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Five things you didn’t know about The Beatles’ only Vegas tour stop

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The Beatles are ushered to their room at the Sahara hotel before performing at the Las Vegas Convention Center on Aug. 20, 1964. John Lennon dons sunglasses and stands in front, with Ringo Starr on the left and George Harrison, looking down behind Ringo.
Sun File Photo
Dennis Mitchell

1. They weren’t supposed to arrive at 1:30 in the morning.

The decision to leave San Francisco after their concert at the Cow Palace instead of spending the night there was last-minute and based on security concerns. In fact, a planned ticker-tape parade through San Francisco was canceled almost immediately upon the group’s arrival there because of unspecified threats.

2. They probably weren’t actually “sequestered” at the Sahara.

The Beatles were wealthy before they got to Las Vegas. They had already become the masters of the celebrity escape, and if they wanted to get out and about in Las Vegas, it was probably not any more complicated than finding the right people to pay off. There are at least two accounts from credible sources (including a former BBC radio host) who claim to have seen them well away from the Sahara in the early morning hours of August 20.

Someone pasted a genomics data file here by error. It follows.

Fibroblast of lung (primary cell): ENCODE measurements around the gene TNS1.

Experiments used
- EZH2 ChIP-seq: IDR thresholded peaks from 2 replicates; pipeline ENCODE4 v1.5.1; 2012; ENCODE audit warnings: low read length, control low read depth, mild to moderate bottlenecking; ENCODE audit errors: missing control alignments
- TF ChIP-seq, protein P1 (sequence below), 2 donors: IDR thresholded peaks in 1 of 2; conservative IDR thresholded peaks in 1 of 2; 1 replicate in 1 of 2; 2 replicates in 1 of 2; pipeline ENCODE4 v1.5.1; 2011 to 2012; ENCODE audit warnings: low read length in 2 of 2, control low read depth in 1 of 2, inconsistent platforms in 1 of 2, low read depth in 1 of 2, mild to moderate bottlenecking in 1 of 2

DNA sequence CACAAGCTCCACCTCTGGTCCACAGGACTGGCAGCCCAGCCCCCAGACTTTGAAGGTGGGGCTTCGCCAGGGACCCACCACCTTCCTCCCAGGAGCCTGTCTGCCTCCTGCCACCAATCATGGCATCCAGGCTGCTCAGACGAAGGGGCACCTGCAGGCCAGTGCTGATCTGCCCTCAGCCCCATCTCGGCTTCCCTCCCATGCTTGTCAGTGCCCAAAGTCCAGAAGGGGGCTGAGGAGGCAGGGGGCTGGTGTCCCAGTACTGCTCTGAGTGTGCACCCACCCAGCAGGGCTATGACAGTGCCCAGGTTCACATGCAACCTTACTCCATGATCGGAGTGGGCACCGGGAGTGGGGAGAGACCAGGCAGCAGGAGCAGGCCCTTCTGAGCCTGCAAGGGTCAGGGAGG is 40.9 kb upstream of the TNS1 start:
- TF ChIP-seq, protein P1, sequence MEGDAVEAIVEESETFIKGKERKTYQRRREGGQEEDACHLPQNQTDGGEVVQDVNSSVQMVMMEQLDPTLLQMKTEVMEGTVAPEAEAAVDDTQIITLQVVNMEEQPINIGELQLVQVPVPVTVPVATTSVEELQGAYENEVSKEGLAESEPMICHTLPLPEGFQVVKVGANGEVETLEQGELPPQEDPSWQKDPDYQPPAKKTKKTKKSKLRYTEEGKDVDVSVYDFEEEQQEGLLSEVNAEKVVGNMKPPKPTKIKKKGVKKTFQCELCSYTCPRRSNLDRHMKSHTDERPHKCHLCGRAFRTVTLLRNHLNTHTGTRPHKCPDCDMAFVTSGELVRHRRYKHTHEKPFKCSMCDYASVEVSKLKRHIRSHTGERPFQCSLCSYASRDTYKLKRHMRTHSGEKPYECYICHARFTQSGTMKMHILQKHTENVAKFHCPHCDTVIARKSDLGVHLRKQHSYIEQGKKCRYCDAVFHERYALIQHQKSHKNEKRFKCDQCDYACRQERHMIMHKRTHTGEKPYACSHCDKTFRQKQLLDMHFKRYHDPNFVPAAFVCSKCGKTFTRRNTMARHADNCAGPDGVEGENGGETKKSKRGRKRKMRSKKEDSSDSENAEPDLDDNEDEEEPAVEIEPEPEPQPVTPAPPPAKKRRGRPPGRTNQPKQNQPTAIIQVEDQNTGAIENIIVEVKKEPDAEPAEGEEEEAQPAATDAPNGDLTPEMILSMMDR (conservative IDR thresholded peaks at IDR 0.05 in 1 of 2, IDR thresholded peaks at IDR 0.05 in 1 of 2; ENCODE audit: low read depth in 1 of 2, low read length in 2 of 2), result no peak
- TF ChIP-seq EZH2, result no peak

3. It didn’t exactly pave the way for the British Invasion in Vegas.

Although the Dave Clark Five showed up at the Convention Center Rotunda exactly three months after The Beatles, there were virtually no other memorable stops by British Invasion groups for the rest of the 1960s. The Kinks wouldn’t come until 1983, and The Rolling Stones didn’t play Vegas until 1994. Not too hard to grasp when you consider the Rat Pack were just hitting their stride around the same time The Beatles’ plane left McCarran.

4. They performed a song in Las Vegas they didn’t perform anywhere else on the 1964 North American tour.

In what was probably a special request, they did “Till There Was You,” not a part of their setlist for that tour.

5. Ticket stubs from the Las Vegas Beatles concerts are among the rarest of all Beatles collectors’ items.

An unused ticket to either of the Las Vegas concerts can fetch upwards of $10,000. Both shows were sold out and there weren’t many no-shows. Even a used half-stub is considered more valuable than the stubs of any other of the concerts on the 1964 tour.

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